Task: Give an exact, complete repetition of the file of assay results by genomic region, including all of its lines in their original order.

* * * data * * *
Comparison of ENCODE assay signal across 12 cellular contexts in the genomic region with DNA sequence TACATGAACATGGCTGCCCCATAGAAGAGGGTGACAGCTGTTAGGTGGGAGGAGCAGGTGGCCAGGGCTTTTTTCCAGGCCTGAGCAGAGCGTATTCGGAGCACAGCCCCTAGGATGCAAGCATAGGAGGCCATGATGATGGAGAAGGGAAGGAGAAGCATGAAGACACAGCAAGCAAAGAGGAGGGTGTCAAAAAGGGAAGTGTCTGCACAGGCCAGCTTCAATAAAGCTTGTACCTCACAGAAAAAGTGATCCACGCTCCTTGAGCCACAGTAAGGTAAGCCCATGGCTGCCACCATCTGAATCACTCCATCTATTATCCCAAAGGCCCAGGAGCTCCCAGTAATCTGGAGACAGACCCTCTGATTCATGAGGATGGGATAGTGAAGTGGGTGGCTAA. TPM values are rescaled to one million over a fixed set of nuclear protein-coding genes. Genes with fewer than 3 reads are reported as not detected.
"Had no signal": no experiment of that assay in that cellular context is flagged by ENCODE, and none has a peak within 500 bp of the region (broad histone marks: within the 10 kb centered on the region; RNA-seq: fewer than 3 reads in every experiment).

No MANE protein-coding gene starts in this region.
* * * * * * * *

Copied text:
Comparison of ENCODE assay signal across 12 cellular contexts in the genomic region with DNA sequence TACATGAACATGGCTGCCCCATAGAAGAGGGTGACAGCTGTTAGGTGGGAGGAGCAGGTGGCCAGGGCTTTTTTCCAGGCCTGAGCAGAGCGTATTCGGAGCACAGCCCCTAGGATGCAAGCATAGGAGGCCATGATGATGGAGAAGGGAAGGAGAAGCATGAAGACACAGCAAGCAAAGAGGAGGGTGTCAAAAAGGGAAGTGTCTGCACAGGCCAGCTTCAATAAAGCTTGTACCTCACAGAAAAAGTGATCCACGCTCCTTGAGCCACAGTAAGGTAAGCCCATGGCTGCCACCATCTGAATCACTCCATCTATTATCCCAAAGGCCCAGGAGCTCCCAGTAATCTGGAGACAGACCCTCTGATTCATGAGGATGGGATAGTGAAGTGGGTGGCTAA. TPM values are rescaled to one million over a fixed set of nuclear protein-coding genes. Genes with fewer than 3 reads are reported as not detected.
"Had no signal": no experiment of that assay in that cellular context is flagged by ENCODE, and none has a peak within 500 bp of the region (broad histone marks: within the 10 kb centered on the region; RNA-seq: fewer than 3 reads in every experiment).

No MANE protein-coding gene starts in this region.